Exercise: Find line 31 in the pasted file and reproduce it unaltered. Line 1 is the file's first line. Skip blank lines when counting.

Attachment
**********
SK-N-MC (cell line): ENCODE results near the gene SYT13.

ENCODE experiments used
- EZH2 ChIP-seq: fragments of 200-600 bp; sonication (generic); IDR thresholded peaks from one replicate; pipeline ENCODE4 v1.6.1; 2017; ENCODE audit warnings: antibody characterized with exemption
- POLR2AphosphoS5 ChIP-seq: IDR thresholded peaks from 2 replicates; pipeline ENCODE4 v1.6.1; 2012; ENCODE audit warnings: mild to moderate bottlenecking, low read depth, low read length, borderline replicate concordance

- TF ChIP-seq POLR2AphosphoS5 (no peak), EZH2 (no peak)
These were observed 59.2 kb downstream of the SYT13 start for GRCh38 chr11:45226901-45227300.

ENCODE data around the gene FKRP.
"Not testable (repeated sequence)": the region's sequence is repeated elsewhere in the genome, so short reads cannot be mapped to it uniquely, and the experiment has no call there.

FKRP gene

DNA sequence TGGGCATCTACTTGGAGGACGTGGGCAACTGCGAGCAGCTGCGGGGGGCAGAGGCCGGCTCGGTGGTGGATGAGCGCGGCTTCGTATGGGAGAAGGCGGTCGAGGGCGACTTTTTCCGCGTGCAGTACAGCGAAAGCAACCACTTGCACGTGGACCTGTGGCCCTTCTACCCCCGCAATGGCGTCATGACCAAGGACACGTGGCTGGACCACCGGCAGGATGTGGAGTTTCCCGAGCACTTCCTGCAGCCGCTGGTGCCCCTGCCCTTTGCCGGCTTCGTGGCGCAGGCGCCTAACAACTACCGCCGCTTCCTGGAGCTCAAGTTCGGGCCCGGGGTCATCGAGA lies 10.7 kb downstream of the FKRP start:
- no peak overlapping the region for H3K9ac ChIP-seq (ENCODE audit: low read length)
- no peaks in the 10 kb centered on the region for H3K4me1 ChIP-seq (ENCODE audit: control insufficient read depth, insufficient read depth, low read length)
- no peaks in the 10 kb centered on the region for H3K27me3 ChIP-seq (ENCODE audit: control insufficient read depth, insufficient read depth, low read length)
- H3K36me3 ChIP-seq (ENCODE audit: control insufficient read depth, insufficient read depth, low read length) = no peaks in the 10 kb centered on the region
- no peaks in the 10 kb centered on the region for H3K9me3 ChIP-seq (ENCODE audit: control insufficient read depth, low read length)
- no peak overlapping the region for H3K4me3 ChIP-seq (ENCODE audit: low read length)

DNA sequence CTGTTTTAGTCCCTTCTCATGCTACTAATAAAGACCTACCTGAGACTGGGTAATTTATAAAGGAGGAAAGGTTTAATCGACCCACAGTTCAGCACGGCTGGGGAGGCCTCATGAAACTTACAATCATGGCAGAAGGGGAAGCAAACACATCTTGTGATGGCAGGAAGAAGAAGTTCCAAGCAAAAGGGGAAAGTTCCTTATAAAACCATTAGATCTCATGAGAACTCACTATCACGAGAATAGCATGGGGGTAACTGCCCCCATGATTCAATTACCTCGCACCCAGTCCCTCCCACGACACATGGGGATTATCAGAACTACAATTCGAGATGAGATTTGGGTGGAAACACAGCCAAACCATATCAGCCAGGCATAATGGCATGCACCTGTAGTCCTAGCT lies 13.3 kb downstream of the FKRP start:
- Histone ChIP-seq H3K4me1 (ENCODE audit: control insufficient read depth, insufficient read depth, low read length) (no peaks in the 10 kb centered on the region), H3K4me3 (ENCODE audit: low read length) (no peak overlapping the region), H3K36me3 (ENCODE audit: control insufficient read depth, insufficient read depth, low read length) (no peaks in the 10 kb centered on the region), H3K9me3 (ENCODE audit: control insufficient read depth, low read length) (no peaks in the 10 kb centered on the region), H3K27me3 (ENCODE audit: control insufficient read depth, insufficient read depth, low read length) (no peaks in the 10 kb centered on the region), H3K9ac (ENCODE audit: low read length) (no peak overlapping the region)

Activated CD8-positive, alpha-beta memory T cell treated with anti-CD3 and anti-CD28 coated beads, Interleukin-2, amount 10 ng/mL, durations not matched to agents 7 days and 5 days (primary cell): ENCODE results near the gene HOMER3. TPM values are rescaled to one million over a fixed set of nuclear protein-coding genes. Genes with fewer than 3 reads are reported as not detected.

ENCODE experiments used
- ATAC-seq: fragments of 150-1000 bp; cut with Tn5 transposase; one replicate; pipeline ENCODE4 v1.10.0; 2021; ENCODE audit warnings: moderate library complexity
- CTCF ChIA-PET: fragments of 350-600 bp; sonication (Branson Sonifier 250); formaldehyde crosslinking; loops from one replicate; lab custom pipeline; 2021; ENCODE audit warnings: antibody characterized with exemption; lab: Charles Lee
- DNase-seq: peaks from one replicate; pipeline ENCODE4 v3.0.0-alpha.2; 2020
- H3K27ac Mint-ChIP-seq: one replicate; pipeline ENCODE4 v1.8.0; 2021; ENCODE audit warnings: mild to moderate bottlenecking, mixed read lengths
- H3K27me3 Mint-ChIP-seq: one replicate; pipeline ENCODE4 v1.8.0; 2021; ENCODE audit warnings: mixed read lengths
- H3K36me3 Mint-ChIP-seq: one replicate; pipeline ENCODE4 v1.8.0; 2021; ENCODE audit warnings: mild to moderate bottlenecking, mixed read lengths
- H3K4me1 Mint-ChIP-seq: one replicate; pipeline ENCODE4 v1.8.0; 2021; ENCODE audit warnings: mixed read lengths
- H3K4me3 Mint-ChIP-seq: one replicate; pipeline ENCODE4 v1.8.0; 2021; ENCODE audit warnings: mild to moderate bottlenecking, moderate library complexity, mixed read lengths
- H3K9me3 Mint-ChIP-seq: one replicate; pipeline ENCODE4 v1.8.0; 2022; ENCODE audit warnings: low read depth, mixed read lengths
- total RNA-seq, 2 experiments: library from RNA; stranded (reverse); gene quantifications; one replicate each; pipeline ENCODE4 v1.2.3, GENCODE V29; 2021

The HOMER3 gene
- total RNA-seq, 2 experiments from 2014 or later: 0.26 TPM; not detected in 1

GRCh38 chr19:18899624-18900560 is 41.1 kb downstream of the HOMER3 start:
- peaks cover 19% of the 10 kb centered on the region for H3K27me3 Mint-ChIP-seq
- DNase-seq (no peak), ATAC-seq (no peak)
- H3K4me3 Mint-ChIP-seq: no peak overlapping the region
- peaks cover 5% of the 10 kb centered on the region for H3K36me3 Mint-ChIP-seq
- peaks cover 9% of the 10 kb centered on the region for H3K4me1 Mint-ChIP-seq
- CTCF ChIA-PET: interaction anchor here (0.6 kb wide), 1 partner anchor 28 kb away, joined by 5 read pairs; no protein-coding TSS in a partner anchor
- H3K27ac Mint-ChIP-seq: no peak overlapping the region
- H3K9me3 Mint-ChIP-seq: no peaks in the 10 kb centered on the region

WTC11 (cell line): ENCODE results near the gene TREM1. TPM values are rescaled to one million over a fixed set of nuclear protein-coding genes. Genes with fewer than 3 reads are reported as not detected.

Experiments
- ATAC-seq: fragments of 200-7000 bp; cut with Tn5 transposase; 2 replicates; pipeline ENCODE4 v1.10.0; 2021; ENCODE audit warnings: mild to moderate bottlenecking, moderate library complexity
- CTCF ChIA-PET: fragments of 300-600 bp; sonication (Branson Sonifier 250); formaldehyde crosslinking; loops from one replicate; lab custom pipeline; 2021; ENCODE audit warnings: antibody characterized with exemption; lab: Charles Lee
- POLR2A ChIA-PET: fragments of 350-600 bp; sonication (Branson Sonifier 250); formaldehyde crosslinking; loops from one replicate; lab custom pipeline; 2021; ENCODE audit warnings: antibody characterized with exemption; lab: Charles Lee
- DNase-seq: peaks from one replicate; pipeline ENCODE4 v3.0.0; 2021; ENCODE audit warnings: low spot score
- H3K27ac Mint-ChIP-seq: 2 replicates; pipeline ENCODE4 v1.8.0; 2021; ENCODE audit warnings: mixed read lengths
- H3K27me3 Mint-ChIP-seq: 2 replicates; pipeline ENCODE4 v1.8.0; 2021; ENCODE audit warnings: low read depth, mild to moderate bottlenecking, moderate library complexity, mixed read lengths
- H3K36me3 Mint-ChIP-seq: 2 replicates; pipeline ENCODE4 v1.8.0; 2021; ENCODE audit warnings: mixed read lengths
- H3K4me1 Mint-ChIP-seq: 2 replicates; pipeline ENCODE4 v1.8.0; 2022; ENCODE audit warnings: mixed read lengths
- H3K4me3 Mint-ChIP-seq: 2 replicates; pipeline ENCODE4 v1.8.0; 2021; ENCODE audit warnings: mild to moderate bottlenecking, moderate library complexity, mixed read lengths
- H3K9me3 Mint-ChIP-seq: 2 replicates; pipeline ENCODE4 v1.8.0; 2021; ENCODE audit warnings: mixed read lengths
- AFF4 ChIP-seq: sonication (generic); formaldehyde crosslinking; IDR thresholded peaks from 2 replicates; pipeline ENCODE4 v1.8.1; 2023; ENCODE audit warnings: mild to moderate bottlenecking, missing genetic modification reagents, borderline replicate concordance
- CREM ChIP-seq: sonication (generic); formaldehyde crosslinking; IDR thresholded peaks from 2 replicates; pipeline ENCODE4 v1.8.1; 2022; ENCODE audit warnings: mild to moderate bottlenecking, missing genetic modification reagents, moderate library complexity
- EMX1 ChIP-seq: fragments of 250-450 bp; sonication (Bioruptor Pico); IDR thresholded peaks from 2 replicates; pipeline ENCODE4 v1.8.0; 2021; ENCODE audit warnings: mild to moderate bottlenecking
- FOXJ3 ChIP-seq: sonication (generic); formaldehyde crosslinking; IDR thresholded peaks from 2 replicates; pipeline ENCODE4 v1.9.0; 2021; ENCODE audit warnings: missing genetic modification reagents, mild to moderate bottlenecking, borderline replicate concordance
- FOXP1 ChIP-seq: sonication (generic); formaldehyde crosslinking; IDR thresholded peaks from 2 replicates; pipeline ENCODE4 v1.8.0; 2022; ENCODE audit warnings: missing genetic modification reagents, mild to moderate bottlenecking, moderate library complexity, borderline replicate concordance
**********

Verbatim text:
The HOMER3 gene